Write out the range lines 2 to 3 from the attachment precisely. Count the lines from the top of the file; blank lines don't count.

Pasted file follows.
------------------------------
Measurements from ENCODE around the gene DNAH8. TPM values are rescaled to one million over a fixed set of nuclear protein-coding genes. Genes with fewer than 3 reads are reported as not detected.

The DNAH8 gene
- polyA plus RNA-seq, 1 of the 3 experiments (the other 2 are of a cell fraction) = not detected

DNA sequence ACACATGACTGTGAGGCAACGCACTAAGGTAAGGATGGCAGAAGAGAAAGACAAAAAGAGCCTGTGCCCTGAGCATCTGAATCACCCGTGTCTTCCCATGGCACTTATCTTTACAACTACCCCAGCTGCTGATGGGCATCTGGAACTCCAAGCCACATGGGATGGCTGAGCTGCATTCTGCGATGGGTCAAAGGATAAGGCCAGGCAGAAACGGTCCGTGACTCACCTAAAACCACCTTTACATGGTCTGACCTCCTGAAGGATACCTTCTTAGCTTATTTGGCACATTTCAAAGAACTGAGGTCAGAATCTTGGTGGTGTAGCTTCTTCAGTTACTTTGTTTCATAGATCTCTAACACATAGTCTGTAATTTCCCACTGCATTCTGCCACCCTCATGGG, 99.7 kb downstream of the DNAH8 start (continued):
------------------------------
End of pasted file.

The DNAH8 gene
- polyA plus RNA-seq, 1 of the 3 experiments (the other 2 are of a cell fraction) = not detected